gance, some of which may, probably, at a future period, afford subjects of pictorial illustration in our pages. The term “palmy days," as indicative of a period of the flourishing existence of states and empires, and as symbolical of prosperity, is one of those popular metaphorical expressions, pleasingly associated with the productions of the vegetable world, which, borrowed, for the most part, from the highly-figurative language of the East, are still retained in the national idioms of Europe. The date-bearing palm-tree, one of the numerous species of the palm family, is naturally suggestive of the idea of never-failing plenty; whilst a formerly-prevailing opinion of the ancients, connected with the palm-tree, namely, that as often as one of its branches was severed from the parent stem, another, of still more luxuriant growth, was sure to replace it—"uno avulso non deficit alter-served, still more emphatically, to recommend this graceful native of an otherwise arid soil, as an emblem of untiring effort, and constantly-renewed luxuriance. Hence the well-known custom of awarding a palm-branch to the successful competitor in the sacred games of the Olympian festivals, and the more modern attribution of the palm branch as the distinguishing reward of martyrdom. With the poets, indeed, Il no subject appears to have been all more favourite theme, than the object of our present notice. As a decorative ornament, accessible to public inspection, we do not recollect to have seen the palm-tree better or more tastefully treated, in this country, at| least, than in the shop-front of Messrs. Benham and Co., decorators, of Regent-street, where, from its comparatively full-sized proportions and boldness of arrangement, it affords a by no means unfavourable specimen of the effect of which this peculiar species of foliage-ornament is susceptible.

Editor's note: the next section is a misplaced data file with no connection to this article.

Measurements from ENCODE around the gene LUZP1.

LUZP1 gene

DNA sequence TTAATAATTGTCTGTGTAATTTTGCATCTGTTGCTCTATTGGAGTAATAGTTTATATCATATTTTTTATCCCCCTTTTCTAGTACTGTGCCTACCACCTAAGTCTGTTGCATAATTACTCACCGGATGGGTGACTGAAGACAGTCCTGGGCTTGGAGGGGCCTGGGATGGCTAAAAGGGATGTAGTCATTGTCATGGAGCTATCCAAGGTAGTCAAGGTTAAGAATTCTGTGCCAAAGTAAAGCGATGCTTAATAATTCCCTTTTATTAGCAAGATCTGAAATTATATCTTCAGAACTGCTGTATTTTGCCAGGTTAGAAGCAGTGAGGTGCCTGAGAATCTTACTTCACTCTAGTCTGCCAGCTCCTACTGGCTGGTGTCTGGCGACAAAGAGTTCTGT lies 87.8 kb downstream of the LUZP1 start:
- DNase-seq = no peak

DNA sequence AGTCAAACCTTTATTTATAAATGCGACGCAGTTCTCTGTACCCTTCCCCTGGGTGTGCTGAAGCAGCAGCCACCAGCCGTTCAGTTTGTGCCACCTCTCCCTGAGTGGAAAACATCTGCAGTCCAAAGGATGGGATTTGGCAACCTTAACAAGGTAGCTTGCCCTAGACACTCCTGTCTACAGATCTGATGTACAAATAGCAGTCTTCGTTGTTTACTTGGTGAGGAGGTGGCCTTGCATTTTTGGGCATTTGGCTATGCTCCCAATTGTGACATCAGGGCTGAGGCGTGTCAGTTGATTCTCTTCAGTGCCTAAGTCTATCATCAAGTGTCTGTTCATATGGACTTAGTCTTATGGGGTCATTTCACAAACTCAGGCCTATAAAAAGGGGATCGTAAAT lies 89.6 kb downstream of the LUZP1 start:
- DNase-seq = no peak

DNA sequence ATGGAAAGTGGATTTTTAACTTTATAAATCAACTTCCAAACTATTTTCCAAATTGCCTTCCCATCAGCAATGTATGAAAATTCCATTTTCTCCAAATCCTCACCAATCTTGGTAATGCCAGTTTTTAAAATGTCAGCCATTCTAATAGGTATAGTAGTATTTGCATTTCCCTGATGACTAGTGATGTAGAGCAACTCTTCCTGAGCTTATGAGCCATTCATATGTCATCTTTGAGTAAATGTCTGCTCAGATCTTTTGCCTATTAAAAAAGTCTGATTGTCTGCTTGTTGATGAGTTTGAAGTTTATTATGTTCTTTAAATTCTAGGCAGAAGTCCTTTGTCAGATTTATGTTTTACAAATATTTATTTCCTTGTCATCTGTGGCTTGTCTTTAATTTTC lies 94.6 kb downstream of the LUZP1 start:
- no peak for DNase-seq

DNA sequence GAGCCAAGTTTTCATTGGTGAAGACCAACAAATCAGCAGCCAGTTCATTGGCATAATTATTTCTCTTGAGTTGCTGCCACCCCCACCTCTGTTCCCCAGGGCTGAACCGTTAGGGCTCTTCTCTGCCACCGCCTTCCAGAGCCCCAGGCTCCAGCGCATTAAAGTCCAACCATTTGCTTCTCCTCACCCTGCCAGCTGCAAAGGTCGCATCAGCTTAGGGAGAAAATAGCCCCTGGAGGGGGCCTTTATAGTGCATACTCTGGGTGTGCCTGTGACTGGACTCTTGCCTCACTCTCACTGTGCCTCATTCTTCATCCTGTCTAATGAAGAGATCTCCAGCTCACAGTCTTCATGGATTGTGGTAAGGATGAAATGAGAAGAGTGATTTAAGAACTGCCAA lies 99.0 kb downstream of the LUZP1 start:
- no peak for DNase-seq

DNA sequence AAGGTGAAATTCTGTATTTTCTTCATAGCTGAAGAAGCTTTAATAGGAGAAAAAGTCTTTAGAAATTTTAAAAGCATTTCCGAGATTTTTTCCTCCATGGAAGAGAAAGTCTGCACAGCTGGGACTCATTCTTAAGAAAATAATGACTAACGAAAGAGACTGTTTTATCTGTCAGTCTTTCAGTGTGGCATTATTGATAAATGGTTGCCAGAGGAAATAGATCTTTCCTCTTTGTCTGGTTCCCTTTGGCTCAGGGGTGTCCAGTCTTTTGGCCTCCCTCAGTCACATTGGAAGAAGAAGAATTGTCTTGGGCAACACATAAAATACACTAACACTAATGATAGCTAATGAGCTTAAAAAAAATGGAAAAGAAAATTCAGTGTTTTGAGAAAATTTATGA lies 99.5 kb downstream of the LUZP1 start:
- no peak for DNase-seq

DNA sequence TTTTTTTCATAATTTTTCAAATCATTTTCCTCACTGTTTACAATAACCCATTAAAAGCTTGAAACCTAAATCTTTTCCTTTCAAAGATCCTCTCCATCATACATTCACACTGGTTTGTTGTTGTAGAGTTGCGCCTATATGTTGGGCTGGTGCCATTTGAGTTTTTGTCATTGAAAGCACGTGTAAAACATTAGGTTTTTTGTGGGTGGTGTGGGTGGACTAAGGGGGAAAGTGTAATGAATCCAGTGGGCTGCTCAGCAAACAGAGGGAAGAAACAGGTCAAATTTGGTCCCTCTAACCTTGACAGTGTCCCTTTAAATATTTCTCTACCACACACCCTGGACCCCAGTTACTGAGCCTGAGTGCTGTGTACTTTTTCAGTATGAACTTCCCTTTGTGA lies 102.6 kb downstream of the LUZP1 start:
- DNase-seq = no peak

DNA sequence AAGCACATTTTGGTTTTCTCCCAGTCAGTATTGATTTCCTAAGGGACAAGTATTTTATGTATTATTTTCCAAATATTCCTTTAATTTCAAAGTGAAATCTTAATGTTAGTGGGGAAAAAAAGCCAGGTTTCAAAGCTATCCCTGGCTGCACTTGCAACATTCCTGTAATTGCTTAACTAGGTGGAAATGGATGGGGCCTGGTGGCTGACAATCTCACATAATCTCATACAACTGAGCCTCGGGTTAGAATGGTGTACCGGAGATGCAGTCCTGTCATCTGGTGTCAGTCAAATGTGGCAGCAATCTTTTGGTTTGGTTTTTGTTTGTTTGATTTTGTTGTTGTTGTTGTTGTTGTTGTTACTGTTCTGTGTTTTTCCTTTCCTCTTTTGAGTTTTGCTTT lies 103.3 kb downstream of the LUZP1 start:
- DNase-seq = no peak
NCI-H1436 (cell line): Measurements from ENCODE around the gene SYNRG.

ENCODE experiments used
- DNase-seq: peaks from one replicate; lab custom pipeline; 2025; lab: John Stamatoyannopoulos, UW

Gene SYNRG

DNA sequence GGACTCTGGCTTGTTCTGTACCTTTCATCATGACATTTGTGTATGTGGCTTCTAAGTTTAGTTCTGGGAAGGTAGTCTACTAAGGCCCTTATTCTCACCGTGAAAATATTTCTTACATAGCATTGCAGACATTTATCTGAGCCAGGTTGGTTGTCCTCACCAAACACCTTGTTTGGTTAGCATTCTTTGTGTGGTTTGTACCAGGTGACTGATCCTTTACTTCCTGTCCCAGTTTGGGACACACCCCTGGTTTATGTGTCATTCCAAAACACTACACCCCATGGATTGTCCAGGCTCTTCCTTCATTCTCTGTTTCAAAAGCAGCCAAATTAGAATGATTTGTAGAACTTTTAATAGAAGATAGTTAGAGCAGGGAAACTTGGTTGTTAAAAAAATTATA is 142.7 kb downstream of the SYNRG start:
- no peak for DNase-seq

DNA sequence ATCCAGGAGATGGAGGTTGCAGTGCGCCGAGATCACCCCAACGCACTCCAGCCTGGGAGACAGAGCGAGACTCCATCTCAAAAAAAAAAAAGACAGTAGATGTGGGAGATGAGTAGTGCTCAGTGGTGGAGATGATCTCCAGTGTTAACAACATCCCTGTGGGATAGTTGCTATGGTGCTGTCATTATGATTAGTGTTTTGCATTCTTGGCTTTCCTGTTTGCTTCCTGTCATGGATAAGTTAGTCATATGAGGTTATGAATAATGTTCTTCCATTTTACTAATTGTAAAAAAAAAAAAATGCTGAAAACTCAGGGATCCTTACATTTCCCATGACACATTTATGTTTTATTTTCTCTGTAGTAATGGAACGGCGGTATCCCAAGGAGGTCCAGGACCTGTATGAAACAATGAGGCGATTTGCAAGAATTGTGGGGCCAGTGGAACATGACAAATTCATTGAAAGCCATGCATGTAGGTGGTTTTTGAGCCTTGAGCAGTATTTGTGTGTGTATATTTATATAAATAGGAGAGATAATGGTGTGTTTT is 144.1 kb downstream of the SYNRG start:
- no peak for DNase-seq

SINGULAR METHOD OF BUILDING PRACTISED
BY THE Moors.—Temple, in his “ Excursions First Method.-From B and c as centres,
in the Mediterranean," gives the following
Si curious account of the mode of building at with any opening in the compasses, as a radius
Tunis, on the African coast :-"On speaking greater than half b c, describe arcs cutting